A story is merely a model of the human mind at work. The degree to which a screenplay honors this process reflects the level to which it will connect with an Audience. It can be challenging to communicate with a dysfunctional mind in real life—a story is no different.

              Dysfunctional stories exhibit similar personality defects. In both Kings Canyon and our previous analysis Get Home Safe, the tendency towards arguing one’s point-of-view without providing an equally valid counter-argument leads one to disengage from the conversation emotionally. The experience is somewhat similar to encountering propaganda—we know we’re not being told the whole truth, and we begin to distrust the storyteller.

              Now, a story can be engaging and well-written and still be dysfunctional—there are plenty of fascinating and charismatic psyches out there that draw attention and a loyal fan base (think Osho from Wild Wild Country fame). But the reason those ventures and the people behind them eventually die out or fall into obscurity is that they failed to engage the totality of the human mind.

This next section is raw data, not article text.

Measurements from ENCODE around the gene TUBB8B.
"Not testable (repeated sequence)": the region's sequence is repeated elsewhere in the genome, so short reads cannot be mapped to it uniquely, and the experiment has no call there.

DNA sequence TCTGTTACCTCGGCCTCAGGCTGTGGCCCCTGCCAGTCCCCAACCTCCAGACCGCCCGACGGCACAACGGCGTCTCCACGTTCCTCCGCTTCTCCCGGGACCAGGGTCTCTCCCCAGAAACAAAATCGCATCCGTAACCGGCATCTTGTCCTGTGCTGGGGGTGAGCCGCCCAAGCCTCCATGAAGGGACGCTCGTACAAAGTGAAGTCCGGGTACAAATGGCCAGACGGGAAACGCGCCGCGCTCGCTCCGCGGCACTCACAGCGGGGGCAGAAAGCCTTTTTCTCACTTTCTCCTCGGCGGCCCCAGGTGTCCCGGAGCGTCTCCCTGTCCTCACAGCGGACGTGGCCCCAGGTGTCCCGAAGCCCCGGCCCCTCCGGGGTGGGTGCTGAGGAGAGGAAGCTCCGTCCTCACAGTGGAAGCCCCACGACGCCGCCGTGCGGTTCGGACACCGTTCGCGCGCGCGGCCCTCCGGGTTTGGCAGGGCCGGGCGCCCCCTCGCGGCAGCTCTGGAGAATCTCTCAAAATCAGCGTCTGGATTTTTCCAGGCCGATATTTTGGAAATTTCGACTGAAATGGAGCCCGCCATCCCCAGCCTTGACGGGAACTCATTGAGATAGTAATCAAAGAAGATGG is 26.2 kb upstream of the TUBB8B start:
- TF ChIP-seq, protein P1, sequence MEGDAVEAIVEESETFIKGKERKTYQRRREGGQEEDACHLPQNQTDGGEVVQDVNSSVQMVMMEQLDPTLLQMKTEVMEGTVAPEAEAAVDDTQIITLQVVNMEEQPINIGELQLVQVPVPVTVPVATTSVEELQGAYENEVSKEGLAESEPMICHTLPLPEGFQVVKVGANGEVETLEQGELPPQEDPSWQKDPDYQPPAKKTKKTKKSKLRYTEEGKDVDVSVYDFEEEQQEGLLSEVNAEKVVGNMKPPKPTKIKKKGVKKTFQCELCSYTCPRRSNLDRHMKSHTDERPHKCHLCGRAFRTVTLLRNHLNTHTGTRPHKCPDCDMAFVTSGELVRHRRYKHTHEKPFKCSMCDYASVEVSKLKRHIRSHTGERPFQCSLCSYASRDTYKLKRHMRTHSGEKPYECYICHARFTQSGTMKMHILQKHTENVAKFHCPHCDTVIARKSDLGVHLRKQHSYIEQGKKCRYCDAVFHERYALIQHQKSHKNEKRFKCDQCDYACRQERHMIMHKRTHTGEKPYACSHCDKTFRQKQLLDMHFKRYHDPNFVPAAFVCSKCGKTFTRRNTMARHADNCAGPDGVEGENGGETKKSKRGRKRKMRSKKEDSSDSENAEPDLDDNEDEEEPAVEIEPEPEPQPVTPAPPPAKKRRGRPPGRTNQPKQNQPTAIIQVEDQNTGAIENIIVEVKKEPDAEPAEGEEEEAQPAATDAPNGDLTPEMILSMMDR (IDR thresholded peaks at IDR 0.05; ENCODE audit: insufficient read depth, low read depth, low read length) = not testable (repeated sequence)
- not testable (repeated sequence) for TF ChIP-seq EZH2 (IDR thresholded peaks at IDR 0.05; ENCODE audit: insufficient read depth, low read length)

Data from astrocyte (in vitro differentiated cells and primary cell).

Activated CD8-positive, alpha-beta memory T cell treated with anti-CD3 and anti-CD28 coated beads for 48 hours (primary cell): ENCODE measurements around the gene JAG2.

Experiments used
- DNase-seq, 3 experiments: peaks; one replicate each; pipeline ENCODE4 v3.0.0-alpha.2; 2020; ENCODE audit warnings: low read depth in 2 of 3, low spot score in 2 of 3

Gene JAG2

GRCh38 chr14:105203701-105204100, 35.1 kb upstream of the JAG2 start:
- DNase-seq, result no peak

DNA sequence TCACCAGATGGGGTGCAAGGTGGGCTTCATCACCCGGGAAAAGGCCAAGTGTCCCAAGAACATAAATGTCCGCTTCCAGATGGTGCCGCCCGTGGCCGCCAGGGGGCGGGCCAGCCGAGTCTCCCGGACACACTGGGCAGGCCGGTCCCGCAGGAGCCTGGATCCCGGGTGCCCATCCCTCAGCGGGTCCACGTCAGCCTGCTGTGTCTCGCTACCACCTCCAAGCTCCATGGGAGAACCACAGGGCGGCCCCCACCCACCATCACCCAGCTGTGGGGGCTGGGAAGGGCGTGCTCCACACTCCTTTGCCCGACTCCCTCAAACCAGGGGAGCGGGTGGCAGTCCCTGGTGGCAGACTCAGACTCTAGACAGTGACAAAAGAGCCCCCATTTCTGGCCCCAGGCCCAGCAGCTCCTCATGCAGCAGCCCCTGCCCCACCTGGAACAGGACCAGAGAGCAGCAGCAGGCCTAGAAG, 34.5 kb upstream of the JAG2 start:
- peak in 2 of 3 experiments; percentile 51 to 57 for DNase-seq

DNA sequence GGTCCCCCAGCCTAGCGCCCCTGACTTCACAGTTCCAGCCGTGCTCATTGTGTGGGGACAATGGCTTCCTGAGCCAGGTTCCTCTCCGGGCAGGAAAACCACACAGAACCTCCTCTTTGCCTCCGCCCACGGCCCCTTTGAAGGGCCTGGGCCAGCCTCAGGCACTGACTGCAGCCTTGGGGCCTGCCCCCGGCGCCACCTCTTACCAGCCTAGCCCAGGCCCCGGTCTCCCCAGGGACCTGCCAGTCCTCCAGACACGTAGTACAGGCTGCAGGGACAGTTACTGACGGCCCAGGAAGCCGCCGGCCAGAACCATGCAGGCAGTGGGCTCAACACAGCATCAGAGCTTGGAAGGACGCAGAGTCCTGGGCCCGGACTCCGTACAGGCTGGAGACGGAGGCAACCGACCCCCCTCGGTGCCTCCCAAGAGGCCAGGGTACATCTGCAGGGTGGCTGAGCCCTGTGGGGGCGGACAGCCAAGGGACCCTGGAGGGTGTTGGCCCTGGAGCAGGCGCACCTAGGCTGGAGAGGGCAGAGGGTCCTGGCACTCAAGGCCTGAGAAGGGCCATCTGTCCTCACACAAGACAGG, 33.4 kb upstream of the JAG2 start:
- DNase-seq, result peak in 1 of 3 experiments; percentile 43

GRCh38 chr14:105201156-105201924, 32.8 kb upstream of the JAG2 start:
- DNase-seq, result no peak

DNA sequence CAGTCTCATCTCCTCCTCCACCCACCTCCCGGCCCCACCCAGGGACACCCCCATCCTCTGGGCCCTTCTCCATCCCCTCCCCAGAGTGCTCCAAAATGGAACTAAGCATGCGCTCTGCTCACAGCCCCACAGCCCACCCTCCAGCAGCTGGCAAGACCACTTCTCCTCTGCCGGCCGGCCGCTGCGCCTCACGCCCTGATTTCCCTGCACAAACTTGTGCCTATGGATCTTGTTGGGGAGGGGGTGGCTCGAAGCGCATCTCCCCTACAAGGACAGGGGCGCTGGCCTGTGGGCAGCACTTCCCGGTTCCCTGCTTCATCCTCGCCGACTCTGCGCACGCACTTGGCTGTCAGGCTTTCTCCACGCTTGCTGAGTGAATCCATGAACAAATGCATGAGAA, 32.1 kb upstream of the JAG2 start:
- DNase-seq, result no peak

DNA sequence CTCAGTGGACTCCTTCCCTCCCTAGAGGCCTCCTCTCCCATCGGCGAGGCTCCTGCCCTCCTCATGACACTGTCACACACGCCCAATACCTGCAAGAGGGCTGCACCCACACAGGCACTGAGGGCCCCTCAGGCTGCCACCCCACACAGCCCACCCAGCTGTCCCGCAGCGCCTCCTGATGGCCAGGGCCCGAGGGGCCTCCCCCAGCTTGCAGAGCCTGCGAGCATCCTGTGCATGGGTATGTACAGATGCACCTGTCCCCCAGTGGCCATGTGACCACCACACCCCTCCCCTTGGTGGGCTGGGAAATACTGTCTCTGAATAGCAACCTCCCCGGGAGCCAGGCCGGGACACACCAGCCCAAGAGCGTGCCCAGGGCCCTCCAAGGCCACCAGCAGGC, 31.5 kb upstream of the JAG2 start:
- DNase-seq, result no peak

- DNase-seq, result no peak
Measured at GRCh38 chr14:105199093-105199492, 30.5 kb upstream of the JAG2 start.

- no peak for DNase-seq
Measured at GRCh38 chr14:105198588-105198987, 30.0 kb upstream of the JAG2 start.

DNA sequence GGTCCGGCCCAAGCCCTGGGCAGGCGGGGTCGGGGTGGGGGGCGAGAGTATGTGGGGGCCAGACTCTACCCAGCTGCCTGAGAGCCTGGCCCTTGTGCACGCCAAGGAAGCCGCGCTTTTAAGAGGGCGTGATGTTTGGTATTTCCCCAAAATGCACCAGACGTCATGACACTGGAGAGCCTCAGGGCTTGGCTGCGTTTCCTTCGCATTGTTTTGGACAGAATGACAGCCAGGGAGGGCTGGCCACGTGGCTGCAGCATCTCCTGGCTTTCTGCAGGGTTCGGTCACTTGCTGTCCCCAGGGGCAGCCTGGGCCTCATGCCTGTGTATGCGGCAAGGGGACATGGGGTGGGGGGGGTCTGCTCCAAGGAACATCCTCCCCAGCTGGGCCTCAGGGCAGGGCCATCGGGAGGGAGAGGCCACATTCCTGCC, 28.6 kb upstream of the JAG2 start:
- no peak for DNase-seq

King’s Canyon is a marvelous piece of propaganda worthy of the period it is set in. The 1950s found both sides of the planet engaging in the fabrication of heroes to bolster nationalism and further paranoia. Propaganda works because it doesn’t tell the whole story, it manipulates an Audience into filling the blanks on their own. One feels a certain amount of pride in Dave’s story—the same kind of patriotic pride that manipulated him into oblivion.

              Propaganda manipulates an Audience into thinking a certain way, a story argues its points in its entirety, then leaves the thinking up to the Audience.

              Telling a Complete Story

              For an Audience member to assume the mind of a story, the narrative must portray four different perspectives. Working as analogies for our mind’s ability to shift point-of-view, these Throughlines manufacture and support the premise.